James Mottram goes from Grey to Greenaway at Berlin film festival
Film festivals always throw up bizarre juxtapositions, though it's going to be hard to beat this year's Berlinale. Going from the chaotic Fifty Shades of Grey preview to the civilised official screening of Peter Greenaway's exuberant Eisenstein in Guanajuato was memorable: the two films couldn't have handled the subject of sex more differently.
Compared to the ultra-coy Fifty Shades of Grey, Greenaway's look at 10 days in the life of Russian filmmaker Sergei Eisenstein, when he travelled to Mexico and lost his virginity to a man, was a liberating, life-loving experience.
Greenaway wasn't the only established auteur at the festival. The reclusive Terrence Malick was back with his seventh film, Knight of Cups, a work very much following the hushed, reverential style of his last effort, To the Wonder. Christian Bale plays Rick, a screenwriter who spends most of his time wandering around soulless Hollywood parties or empty studio back lots, moping about past relationships (Cate Blanchett, Natalie Portman). It will surely irritate his detractors, but his touch with imagery still astounds.
One director who didn't make it was Jafar Panahi. Under house arrest since his 2010 conviction for conspiring to create anti-Islamic propaganda, the Iranian's Taxi, made in secret without the knowledge of the authorities, was awarded the Golden Bear by the jury headed by Darren Aronofsky. All set inside a cab, driven by Panahi, this Tehran cross-section was a sly tale about the difficulties of artistic expression in an oppressive regime.
Also impressive was Andrew Haigh's 45 Years. Lead actress Charlotte Rampling and actor Tom Courtenay came away from Berlin with a Silver Bear each. Set in Norfolk, in eastern England, the story follows a couple about to celebrate their 45th wedding anniversary when an unsettling piece of news involving an old flame overshadows their preparations.
Two of the festival's most high-profile films were driven by female characters enduring inhospitable landscapes. Opening the event was Spanish director Isabel Coixet's Nobody Wants the Night, the story of Josephine Peary (played by Juliette Binoche), the eccentric socialite spouse of early 20th-century explorer Robert Peary. When he set out to conquer the North Pole, she resolved to catch up with him and share the glory, leading her into a mission of madness as she tried to survive the harsh Arctic winter.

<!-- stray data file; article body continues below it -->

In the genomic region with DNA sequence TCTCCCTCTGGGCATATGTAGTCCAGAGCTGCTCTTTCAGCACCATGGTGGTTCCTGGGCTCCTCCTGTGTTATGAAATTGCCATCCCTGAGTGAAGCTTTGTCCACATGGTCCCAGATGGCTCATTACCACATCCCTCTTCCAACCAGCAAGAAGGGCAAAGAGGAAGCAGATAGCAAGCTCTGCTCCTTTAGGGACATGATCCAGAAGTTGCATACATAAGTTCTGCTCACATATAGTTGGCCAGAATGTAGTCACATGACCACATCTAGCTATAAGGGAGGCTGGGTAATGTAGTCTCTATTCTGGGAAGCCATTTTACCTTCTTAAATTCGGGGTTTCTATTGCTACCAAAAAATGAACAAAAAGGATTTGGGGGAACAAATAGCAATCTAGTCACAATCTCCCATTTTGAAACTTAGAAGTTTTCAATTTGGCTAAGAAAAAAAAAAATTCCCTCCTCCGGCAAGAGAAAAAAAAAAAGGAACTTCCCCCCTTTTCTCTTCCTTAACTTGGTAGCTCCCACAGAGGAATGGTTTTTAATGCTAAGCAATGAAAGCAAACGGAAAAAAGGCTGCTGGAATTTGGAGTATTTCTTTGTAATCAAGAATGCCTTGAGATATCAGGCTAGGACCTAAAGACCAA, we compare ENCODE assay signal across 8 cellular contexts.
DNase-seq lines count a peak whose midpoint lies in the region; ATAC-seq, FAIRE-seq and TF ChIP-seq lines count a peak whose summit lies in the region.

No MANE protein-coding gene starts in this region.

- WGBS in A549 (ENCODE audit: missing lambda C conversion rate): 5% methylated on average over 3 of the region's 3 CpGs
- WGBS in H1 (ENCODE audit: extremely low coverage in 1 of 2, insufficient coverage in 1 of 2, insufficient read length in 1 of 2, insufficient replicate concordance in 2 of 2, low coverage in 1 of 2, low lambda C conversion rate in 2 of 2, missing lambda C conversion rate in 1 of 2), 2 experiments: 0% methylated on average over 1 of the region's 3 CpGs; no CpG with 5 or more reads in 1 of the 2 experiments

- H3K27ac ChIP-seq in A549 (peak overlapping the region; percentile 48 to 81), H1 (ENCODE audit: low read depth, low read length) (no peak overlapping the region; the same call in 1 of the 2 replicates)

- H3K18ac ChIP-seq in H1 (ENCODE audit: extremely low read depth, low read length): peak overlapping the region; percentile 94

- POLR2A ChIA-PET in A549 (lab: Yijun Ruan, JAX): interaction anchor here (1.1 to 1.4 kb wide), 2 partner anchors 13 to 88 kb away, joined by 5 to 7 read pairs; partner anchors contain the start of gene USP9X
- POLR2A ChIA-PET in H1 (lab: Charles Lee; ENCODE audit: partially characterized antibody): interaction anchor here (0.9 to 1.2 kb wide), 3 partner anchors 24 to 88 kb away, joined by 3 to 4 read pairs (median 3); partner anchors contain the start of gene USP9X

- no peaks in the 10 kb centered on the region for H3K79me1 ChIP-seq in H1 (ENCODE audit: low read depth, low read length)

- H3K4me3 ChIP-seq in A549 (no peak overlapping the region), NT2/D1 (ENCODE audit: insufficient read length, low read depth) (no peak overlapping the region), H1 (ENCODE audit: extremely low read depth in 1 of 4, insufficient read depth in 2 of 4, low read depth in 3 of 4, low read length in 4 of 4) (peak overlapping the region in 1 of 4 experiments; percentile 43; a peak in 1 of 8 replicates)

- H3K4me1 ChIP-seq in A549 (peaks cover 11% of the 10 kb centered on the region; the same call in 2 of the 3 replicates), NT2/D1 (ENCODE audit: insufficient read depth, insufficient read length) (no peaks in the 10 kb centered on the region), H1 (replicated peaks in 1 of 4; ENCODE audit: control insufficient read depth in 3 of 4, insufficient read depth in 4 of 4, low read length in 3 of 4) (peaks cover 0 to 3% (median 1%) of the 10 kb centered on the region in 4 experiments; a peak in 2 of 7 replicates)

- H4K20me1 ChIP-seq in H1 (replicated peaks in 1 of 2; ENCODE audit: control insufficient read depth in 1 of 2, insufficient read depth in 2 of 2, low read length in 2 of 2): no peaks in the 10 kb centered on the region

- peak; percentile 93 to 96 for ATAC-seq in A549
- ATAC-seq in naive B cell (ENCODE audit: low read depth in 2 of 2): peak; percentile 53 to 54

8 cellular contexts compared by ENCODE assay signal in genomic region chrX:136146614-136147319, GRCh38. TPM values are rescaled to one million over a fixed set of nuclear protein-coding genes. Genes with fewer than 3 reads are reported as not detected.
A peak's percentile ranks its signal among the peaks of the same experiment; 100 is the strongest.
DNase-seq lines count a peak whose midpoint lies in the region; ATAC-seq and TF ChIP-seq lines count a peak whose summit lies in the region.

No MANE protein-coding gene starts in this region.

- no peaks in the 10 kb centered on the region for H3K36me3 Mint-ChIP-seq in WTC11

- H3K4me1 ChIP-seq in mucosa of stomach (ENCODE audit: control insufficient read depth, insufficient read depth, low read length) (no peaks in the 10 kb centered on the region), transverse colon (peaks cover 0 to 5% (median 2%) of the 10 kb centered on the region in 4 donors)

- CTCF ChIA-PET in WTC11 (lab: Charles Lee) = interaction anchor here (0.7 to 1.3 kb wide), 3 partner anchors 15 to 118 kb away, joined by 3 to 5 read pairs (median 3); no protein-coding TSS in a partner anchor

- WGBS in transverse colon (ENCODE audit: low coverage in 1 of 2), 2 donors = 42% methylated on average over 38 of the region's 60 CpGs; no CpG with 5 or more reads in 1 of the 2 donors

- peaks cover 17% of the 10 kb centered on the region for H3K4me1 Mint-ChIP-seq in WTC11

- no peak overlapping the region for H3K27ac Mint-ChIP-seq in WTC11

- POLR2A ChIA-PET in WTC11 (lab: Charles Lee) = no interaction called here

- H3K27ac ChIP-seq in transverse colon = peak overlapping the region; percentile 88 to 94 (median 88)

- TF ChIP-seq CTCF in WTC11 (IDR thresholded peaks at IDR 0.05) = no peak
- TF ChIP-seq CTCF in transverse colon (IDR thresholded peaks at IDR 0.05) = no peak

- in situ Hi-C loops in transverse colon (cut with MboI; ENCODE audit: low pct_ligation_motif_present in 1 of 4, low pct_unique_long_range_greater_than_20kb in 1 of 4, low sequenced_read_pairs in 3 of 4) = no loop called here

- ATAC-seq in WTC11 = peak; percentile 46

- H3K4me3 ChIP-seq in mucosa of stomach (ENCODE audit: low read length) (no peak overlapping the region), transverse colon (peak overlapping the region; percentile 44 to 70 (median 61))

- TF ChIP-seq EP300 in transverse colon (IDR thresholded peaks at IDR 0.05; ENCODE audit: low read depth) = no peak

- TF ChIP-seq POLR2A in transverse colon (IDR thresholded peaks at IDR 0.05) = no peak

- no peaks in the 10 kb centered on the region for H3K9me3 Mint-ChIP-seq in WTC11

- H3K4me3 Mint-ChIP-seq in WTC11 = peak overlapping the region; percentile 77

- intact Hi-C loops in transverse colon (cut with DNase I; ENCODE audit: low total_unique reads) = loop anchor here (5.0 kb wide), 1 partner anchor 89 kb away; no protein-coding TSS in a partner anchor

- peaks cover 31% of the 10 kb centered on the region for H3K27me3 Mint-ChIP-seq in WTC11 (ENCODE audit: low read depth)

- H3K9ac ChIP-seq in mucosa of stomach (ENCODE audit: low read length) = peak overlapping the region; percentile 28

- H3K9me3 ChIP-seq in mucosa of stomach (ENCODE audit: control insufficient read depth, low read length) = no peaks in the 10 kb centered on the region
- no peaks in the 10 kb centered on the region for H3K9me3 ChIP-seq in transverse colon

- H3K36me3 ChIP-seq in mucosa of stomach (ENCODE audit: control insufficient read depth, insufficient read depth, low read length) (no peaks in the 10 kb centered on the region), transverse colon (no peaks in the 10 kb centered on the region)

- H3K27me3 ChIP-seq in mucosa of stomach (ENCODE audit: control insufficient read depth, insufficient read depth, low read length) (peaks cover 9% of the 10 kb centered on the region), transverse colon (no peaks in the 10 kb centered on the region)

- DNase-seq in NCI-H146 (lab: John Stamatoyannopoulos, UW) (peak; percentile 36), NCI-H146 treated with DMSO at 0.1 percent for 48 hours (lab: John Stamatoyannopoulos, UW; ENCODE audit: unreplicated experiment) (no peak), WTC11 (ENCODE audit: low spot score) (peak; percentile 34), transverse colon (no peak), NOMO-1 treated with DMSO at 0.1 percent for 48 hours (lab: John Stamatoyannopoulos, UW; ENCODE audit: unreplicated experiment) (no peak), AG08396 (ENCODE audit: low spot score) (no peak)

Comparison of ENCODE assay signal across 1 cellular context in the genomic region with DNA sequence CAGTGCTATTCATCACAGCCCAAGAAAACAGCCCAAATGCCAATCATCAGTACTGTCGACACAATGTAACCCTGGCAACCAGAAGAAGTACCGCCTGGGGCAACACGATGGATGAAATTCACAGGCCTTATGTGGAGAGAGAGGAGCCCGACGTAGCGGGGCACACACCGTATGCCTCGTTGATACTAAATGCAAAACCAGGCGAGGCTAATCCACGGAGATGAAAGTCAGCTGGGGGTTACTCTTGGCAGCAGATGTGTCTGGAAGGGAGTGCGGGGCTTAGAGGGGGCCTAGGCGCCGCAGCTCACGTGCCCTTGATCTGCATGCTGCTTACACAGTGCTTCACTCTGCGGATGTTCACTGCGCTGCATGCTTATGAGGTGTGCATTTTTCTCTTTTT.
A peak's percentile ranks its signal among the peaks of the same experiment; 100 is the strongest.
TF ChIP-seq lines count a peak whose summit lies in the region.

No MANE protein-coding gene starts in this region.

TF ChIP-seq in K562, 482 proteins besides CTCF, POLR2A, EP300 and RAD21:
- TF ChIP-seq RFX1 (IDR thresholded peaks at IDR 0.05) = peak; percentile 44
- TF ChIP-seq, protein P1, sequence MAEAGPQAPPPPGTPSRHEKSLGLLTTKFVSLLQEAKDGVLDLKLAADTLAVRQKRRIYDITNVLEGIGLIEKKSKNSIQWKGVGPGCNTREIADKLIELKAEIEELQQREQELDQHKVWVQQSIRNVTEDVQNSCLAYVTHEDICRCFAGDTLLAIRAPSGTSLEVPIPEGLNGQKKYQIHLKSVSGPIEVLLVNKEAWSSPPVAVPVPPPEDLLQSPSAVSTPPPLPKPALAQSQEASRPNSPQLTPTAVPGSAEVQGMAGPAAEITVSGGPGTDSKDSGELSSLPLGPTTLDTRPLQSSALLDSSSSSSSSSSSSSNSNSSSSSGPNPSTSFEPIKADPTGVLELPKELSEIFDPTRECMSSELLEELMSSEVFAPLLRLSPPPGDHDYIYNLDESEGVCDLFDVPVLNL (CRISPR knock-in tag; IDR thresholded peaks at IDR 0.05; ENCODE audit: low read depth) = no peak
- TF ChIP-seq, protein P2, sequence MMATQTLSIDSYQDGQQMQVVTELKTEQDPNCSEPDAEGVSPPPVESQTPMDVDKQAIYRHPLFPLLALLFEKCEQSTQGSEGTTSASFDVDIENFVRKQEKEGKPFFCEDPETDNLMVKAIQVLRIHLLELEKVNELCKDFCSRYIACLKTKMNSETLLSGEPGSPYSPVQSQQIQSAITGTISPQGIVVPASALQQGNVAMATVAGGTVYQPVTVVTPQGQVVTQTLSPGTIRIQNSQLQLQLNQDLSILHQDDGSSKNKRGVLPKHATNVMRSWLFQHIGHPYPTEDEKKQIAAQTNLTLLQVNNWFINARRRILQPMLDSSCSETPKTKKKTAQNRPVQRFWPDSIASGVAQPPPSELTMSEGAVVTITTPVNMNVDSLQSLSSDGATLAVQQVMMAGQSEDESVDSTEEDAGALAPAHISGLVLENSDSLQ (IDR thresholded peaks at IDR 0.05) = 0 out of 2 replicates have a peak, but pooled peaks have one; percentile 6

It's a typically flowery performance from Binoche. But the film scores in the casting of Japanese actress Rinko Kikuchi as Alakka, an Inuit woman who has clearly developed a relationship with the unseen Peary.
Far less convincing was Werner Herzog's Queen of the Desert, the story of 1920s archaeologist and explorer Gertrude Bell. Nicole Kidman was entirely miscast in the title role. Likewise, Robert Pattinson caused unintentional giggles in his cameo as Lawrence of Arabia, and James Franco - as Bell's first love, diplomat Henry Cadogan - fared little better.
Happily, there were a number of other films led by cast-iron female characters - from Alex Ross Perry's ultra-indie story about entitlement, Queen of Earth, starring Mad Men's Elizabeth Moss at her most unhinged, to Benoît Jacquot's saucy Diary of a Chambermaid, featuring Léa Seydoux, to an out-of-competition berth for Kenneth Branagh's lavish but affectionate take on the classic fairy tale Cinderella, with Lily James, Cate Blanchett and Helena Bonham Carter all dominating the screen.
As is often the case, the festival sidebars held the best surprises - notably in the "Generation" section dedicated to films featuring younger characters. Mark Noonan's You're Ugly Too is a miniature Irish gem starring Game of Thrones' Aidan Gillen as an ex-con who is thrust together with his recently orphaned niece, Stacey (Lauren Kinsella). It's spiky, frequently surprising and driven by two great performances.
Also impressive was The Diary of a Teenage Girl, adapted with great skill by director Marielle Heller from Phoebe Gloeckner's graphic novel. Dealing with an adolescent's sexual awakening in 1970s San Francisco, she's fearlessly played by British newcomer Bel Powley. And as far as films about sex go, it knocks Fifty Shades of Grey for six.